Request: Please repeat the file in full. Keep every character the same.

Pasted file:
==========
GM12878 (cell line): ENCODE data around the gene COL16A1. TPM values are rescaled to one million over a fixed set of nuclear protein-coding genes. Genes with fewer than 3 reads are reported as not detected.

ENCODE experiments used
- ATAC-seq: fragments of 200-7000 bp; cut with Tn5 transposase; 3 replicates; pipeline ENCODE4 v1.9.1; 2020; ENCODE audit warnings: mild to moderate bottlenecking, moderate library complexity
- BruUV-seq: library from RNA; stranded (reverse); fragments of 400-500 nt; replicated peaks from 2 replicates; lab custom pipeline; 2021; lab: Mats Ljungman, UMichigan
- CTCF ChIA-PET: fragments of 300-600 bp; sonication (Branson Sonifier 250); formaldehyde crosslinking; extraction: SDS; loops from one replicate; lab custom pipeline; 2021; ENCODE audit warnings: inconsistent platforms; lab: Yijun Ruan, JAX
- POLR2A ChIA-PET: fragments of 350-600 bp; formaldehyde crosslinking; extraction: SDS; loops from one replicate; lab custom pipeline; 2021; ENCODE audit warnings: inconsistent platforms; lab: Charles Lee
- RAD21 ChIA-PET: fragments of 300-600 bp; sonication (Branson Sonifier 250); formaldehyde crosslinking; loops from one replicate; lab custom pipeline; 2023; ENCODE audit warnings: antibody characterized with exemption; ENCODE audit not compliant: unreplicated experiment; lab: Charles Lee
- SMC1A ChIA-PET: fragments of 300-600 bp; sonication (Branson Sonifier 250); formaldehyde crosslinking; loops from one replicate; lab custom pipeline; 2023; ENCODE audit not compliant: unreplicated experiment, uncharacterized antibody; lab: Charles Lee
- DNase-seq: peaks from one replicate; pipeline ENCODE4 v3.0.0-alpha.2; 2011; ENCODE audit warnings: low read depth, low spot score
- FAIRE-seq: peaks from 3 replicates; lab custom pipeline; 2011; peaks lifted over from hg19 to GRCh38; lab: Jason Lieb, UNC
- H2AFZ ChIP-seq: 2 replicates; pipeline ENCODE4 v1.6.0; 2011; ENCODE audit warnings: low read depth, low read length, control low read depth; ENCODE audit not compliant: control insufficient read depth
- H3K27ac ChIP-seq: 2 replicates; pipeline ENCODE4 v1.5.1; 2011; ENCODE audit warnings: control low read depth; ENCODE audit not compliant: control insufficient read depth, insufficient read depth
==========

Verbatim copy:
GM12878 (cell line): ENCODE data around the gene COL16A1. TPM values are rescaled to one million over a fixed set of nuclear protein-coding genes. Genes with fewer than 3 reads are reported as not detected.

ENCODE experiments used
- ATAC-seq: fragments of 200-7000 bp; cut with Tn5 transposase; 3 replicates; pipeline ENCODE4 v1.9.1; 2020; ENCODE audit warnings: mild to moderate bottlenecking, moderate library complexity
- BruUV-seq: library from RNA; stranded (reverse); fragments of 400-500 nt; replicated peaks from 2 replicates; lab custom pipeline; 2021; lab: Mats Ljungman, UMichigan
- CTCF ChIA-PET: fragments of 300-600 bp; sonication (Branson Sonifier 250); formaldehyde crosslinking; extraction: SDS; loops from one replicate; lab custom pipeline; 2021; ENCODE audit warnings: inconsistent platforms; lab: Yijun Ruan, JAX
- POLR2A ChIA-PET: fragments of 350-600 bp; formaldehyde crosslinking; extraction: SDS; loops from one replicate; lab custom pipeline; 2021; ENCODE audit warnings: inconsistent platforms; lab: Charles Lee
- RAD21 ChIA-PET: fragments of 300-600 bp; sonication (Branson Sonifier 250); formaldehyde crosslinking; loops from one replicate; lab custom pipeline; 2023; ENCODE audit warnings: antibody characterized with exemption; ENCODE audit not compliant: unreplicated experiment; lab: Charles Lee
- SMC1A ChIA-PET: fragments of 300-600 bp; sonication (Branson Sonifier 250); formaldehyde crosslinking; loops from one replicate; lab custom pipeline; 2023; ENCODE audit not compliant: unreplicated experiment, uncharacterized antibody; lab: Charles Lee
- DNase-seq: peaks from one replicate; pipeline ENCODE4 v3.0.0-alpha.2; 2011; ENCODE audit warnings: low read depth, low spot score
- FAIRE-seq: peaks from 3 replicates; lab custom pipeline; 2011; peaks lifted over from hg19 to GRCh38; lab: Jason Lieb, UNC
- H2AFZ ChIP-seq: 2 replicates; pipeline ENCODE4 v1.6.0; 2011; ENCODE audit warnings: low read depth, low read length, control low read depth; ENCODE audit not compliant: control insufficient read depth
- H3K27ac ChIP-seq: 2 replicates; pipeline ENCODE4 v1.5.1; 2011; ENCODE audit warnings: control low read depth; ENCODE audit not compliant: control insufficient read depth, insufficient read depth